'At least 23 killed' in car bomb blast in Idlib city in Syria

Human rights group says explosion targeted headquarters of opposition faction

Syrian emergency services searching for victims following the explosion
Syrian emergency services searching for victims following the explosion

At least 23 people have been killed and tens more injured in a car bomb blast in the northwestern city of Idlib, a human rights group has said.

The British-based Syrian Observatory for Human Rights said the explosion had targeted the headquarters of an opposition faction.

Photos and video from the activist-run Thiqa News Agency and Baladi News Agency show heavy damage along what appears to be a major avenue in the city, with several buildings damaged and vehicles overturned.

First responders, ambulances and fire brigades are also seen arriving at the scene.

No group immediately claimed responsibility for the bombing. The city and the province are controlled by several rebel factions and insurgents vying for dominance, the most powerful being an al-Qaida-linked group.

The Syrian Army has been advancing on the region, which is the largest remaining rebel-held area in the north of the country, and recaptured the town of Sinjar, around 12 miles south of Abu Zuhour airbase earlier on Sunday.

The Syrian Observatory for Human Rights said the gain “opens the road” for government troops to march on the rebel-held Abu Zuhour airbase about 12 miles to the north.

The military has assigned one of its top commanders to lead the offensive into Idlib, the last major stronghold for rebels in northern Syria.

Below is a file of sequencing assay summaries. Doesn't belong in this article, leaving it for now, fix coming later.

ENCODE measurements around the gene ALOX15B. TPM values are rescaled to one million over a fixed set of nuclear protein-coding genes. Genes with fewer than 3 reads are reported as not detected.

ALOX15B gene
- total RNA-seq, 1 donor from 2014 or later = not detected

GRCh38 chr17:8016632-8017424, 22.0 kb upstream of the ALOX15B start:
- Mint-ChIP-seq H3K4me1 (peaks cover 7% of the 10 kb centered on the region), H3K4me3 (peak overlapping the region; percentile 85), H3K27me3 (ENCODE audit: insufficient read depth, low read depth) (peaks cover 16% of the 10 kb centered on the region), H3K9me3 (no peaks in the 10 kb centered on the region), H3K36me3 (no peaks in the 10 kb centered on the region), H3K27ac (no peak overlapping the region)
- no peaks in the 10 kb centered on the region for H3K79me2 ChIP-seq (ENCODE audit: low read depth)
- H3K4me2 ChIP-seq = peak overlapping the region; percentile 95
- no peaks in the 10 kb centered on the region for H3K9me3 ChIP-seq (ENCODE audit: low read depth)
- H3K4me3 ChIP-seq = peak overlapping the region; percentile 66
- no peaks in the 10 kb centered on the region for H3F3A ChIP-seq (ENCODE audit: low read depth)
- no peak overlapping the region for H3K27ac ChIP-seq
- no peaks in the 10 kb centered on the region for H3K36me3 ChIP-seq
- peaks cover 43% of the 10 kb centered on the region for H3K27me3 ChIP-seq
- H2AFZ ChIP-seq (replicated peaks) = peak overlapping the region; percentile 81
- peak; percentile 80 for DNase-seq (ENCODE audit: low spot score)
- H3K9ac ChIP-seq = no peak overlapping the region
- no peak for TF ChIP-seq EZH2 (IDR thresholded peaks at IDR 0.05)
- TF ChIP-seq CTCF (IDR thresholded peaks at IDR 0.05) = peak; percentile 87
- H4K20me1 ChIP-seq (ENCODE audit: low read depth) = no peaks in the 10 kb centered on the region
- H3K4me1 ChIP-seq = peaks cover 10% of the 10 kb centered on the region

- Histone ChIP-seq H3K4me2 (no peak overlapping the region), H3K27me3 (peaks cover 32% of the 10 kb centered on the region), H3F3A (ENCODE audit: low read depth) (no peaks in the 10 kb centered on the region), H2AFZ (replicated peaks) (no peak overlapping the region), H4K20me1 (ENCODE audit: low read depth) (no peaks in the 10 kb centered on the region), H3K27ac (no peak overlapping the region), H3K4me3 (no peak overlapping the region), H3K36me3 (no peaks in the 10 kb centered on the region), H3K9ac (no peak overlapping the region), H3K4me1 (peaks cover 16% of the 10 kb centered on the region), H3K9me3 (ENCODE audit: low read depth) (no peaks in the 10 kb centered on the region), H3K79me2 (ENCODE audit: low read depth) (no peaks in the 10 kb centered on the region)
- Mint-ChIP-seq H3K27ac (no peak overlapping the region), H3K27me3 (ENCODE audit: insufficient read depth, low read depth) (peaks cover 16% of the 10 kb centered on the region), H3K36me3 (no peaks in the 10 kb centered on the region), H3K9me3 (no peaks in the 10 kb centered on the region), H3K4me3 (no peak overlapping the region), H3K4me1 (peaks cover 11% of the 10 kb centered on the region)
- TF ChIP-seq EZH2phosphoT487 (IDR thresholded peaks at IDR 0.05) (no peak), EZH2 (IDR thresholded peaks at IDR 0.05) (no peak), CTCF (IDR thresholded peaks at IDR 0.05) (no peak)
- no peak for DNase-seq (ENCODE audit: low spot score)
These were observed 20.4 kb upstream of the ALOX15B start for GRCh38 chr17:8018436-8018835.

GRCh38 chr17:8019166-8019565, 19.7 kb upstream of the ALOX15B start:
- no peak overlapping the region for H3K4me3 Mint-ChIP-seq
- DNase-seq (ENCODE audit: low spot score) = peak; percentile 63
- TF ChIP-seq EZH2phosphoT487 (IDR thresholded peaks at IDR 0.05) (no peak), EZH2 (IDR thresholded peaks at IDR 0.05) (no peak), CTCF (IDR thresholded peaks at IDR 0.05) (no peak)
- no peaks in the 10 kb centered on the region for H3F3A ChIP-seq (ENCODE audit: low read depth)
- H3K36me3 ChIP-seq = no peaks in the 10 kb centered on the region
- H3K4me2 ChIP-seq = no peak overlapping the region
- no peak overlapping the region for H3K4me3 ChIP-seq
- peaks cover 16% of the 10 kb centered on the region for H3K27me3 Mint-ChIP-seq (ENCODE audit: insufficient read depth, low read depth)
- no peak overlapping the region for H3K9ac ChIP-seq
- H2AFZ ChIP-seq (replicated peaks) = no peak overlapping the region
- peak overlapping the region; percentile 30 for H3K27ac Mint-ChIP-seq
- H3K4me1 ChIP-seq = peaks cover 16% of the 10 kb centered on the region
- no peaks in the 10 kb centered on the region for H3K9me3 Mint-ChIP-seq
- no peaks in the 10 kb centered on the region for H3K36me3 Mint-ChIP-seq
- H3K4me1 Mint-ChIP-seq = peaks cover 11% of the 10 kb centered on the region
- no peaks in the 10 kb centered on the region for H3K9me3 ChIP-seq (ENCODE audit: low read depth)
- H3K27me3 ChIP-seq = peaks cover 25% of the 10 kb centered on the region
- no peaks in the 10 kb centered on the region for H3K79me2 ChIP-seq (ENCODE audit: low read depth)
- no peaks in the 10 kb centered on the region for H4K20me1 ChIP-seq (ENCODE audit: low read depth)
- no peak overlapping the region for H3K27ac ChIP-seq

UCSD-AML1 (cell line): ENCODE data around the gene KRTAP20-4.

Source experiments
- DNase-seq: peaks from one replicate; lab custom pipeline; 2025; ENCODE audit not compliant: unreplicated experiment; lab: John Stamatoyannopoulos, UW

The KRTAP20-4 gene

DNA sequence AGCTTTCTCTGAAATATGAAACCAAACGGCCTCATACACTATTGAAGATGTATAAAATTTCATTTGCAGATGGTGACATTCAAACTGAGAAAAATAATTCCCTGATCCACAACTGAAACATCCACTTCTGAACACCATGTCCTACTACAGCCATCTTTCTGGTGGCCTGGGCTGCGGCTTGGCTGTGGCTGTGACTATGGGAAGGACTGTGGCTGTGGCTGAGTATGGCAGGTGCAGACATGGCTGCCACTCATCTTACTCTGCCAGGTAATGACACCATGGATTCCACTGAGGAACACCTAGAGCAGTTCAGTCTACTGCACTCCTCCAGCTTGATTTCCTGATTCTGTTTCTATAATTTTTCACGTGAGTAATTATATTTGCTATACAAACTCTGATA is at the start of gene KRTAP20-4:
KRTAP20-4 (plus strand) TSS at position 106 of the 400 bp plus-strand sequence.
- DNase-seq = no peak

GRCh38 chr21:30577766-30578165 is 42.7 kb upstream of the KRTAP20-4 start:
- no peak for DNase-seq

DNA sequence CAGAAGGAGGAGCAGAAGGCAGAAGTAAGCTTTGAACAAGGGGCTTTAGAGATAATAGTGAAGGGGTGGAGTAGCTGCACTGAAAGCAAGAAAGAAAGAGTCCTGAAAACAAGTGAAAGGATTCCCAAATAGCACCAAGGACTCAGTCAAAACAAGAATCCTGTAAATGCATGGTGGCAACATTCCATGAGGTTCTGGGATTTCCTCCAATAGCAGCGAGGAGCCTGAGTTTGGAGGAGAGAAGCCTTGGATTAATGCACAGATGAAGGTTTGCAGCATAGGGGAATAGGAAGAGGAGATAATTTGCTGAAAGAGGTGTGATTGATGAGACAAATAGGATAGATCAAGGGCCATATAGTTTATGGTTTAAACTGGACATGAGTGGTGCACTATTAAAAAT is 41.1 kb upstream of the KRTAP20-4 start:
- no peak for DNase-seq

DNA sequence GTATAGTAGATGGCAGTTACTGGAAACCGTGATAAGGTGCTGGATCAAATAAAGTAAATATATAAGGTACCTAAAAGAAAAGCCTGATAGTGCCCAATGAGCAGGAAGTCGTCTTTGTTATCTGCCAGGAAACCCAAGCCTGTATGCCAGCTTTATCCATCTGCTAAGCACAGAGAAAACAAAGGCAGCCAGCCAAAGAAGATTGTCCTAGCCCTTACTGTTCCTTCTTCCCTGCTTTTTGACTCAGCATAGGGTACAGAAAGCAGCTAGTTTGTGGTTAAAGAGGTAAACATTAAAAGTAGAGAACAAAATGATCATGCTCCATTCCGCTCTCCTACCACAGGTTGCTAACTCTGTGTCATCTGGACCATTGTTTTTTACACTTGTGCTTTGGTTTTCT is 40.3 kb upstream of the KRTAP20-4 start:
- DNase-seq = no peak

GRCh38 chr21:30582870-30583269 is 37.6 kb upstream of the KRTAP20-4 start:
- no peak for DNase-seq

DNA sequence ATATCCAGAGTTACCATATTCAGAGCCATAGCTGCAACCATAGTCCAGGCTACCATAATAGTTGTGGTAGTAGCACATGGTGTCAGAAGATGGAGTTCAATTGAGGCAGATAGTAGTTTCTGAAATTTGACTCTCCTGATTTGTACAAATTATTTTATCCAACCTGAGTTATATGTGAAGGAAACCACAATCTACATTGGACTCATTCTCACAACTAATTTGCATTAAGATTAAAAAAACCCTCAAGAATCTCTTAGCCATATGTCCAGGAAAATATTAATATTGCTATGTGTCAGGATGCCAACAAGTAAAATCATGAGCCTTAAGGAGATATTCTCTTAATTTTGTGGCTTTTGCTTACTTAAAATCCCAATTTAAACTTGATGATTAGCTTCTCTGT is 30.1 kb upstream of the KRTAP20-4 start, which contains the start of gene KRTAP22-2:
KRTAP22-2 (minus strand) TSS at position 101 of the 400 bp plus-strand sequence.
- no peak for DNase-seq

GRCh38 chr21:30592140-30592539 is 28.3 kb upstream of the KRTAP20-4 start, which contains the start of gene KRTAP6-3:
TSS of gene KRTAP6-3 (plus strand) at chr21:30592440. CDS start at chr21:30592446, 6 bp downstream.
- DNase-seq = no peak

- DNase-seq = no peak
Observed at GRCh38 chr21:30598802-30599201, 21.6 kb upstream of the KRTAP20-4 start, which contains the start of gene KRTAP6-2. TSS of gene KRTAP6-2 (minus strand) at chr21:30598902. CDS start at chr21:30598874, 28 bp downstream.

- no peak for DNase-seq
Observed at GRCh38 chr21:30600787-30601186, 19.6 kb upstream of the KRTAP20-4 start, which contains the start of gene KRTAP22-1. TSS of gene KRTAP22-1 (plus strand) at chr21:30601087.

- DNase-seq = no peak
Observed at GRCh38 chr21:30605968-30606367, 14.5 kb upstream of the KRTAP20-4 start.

The UN said more than 2.5 million people are currently living in Idlib, including more than one million displaced by fighting from other parts of Syria.

Thousands of civilians have already fled towards the border with Turkey in freezing January temperatures to escape the brutal fighting.

The offensive on the province was expected after Syrian government forces, aided by Russia, defeated Isis in other parts of the country last year.

“Conditions on the ground are wretched for the rebels,” said an opposition activist.

He said they are stuck in a two-front battle with government forces and remaining pockets of Isis militants, while Russian air strikes have taken a heavy toll.

Opposition activists say the main targets currently appear to be the rebel-held airbase of Abu Zuhour, on the south-eastern edge of the province, as well as securing the Damascus-Aleppo road that cuts through Idlib.

Another opposition activist, Mohammed al-Ali, said the Russians and the Syrian government are carpet-bombing villages before pushing into them.

“The Russian air strikes, weak fortifications and Islamic State attacks in Hama,” have all helped government forces, he said.

It is reported to be highly unlikely that government forces would march towards the provincial capital, also named Idlib, as it would set up a costly battle with highly experienced and well-armed al-Qaida-linked insurgents.

The province is dominated by the Levant Liberation Committee, which claims to have severed ties with al-Qaida but is widely believed to still be affiliated with it.

Additional reporting by agencies

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